There are just three active NHL players from Newfoundland, and two are in this series: Ryane Clowe of the Sharks and Daniel Cleary of the Red Wings. (Michael Ryder of Montreal is the other.)
"Everyone keeps track of Newfoundlanders back home," Clowe said. "Now that we're actually playing against each other, it's probably pretty exciting. Everyone's a diehard for hockey back home, and it's nice for them knowing too that one of us is going to move on."
Newfoundland was an independent state from 1907 until 1949, when it joined Canada as a province. Just 21 Newfoundland natives have reached the NHL.
"I'm excited about it," Cleary said of facing a fellow Newfoundlander in the playoffs. "It's pretty neat. There's not too many of us that play in the NHL, period. We obviously root for each other, but I'd be happy for us to knock them out."
No native Newfoundlander has ever been on a Stanley Cup championship team. None has even reached the finals since Chicago defenseman Keith Brown in 1992.
That's why interest is probably higher than usual with Cleary on Detroit, the top seed in the Western Conference, and Clowe on the Sharks, one of the hottest teams down
In its preview for the second round of the playoffs, the St. John's Telegram newspaper wrote this of the San Jose-Detroit series:
" ... for Newfoundlanders, this will be the one to watch, what with the ability to check out Ryane Clowe of the Sharks and Daniel Cleary of the Wings, two players who excelled in the conference quarterfinals."
Clowe had three goals in five games against Nashville. Cleary had a goal and two assists in six games while also aggravating Calgary with a solid bump on goaltender Miikka Kiprusoff.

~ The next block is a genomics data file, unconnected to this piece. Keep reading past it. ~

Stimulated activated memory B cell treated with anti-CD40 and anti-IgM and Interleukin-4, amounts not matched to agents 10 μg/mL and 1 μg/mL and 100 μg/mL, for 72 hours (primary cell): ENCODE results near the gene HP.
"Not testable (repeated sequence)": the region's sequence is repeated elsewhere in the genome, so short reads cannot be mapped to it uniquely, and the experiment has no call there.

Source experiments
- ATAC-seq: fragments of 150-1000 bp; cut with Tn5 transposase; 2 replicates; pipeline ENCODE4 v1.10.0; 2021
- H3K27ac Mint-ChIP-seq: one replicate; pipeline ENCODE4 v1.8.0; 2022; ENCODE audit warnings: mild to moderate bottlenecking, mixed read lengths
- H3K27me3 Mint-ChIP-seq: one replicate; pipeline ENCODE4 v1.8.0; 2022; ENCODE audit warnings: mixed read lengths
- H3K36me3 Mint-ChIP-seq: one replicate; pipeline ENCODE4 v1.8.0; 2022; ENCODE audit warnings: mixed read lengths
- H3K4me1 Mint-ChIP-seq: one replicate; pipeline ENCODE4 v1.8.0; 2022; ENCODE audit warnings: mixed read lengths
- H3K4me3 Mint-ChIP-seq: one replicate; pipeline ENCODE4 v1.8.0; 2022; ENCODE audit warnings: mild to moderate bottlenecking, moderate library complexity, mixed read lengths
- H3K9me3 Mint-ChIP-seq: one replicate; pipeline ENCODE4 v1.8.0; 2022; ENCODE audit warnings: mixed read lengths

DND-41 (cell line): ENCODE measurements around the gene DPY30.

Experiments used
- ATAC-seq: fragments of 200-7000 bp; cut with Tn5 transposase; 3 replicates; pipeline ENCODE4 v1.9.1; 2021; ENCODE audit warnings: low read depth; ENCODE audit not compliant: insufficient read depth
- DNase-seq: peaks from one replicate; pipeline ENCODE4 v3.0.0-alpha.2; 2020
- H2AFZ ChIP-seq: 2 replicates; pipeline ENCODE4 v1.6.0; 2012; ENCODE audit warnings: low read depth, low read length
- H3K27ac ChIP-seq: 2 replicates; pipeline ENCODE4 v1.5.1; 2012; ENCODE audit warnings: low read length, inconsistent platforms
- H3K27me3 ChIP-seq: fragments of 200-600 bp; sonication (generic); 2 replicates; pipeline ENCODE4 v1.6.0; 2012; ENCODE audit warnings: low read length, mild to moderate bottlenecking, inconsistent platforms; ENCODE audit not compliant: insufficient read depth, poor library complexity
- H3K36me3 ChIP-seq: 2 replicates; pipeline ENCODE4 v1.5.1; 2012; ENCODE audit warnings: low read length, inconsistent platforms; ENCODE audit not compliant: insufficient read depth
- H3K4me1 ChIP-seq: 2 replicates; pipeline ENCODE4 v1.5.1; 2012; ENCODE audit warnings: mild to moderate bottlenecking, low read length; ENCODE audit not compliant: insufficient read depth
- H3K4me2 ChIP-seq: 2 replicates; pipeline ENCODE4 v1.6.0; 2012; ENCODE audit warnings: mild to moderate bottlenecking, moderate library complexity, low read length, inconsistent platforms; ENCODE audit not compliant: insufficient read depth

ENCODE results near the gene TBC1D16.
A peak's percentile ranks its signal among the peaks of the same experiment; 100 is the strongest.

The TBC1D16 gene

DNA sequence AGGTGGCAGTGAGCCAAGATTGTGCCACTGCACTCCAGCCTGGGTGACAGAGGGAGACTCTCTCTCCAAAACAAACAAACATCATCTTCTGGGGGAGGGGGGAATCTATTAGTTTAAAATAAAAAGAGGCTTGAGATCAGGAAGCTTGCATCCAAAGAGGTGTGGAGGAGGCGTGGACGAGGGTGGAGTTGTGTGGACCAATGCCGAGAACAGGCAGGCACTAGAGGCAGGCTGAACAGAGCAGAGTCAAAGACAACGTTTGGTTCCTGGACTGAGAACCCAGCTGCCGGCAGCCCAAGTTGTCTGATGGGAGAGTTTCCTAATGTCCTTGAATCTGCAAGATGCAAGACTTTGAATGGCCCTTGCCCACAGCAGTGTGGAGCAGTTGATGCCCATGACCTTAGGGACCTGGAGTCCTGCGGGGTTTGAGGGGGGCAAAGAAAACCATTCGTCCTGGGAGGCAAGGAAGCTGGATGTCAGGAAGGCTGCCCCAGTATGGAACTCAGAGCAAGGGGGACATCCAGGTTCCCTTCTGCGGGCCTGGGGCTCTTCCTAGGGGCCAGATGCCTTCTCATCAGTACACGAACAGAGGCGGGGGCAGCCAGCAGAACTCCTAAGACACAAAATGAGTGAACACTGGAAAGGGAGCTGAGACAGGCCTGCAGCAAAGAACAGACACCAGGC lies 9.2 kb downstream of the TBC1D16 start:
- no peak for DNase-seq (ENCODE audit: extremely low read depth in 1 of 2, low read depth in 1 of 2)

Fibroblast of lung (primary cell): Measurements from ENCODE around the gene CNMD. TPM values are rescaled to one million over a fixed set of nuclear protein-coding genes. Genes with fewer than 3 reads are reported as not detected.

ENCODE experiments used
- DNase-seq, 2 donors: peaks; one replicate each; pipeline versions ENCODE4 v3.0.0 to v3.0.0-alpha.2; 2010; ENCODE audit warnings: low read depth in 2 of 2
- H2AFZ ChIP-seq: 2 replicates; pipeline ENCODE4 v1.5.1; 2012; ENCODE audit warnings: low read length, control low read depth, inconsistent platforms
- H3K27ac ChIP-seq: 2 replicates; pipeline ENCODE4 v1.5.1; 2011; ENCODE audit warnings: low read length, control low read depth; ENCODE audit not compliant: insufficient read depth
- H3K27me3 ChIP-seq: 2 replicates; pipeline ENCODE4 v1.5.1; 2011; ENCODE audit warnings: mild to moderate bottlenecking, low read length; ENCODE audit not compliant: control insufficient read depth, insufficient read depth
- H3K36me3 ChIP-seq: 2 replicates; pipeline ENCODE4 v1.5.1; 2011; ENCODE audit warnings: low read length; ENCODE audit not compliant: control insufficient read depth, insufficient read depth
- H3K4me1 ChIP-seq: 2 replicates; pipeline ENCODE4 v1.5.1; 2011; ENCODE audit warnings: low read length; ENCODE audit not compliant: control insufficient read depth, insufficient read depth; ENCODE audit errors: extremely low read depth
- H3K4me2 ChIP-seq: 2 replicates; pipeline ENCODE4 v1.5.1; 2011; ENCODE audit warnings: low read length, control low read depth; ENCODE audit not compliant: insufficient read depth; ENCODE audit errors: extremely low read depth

Clowe, 24, is four years younger than Cleary, and they haven't had the opportunity to meet except as opponents on the ice. But because of their common roots from the Rock, they have paid close attention to each other's career.
"I'm real proud of him," Cleary said. "He's done well for himself. He's big, and he's tough, but he's got good hands. You don't see too many of those guys come around. He's a great NHL player."
Cleary, who had a career-high 20 goals and 20 assists in 71 games this season, was an inspiration for Clowe. The Chicago Blackhawks chose Cleary in the first round in 1997 at 13th overall.
"He got drafted high, so you took notice," Clowe said. "When you're a younger guy, it's nice to see him kind of opening up the gate a little bit for us. Now it's different. There's a lot more guys, not in the NHL, but playing in the minors and major junior. There weren't a lot of guys playing major junior even a few years ago."
Cleary and Clowe both left Newfoundland to play major junior. Cleary went to Belleville in the Ontario Hockey League where he was briefly teammates with Sharks right wing Jonathan Cheechoo. Clowe headed to the Quebec Major Junior Hockey League, first in Rimouski and then Montreal.
The Sharks drafted Clowe in the sixth round in 2001. He made the team out of training camp last season but didn't score a goal in 18 appearances. This season Clowe broke through with 16 goals and 18 assists in 58 games.
Clowe recorded his first hat trick in January against Columbus.
Just nine days earlier, Cleary had bagged his first hat trick also against Columbus. Clowe is hoping to beat Cleary to the Cup, though.
NOTES: Sharks coach Ron Wilson expects Detroit to dial up its physical intensity today in Game 2, so he plans to insert left wing Mark Bell into the lineup. Bell skated on a line with center Patrick Marleau and right wing Bill Guerin at practice Friday, taking the place of rookie Joe Pavelski. ... Detroit forward Tomas Holmstrom (eye) and defenseman Brett Lebda (ankle) are expected to miss today's game. Both were scratched Thursday in Game 1.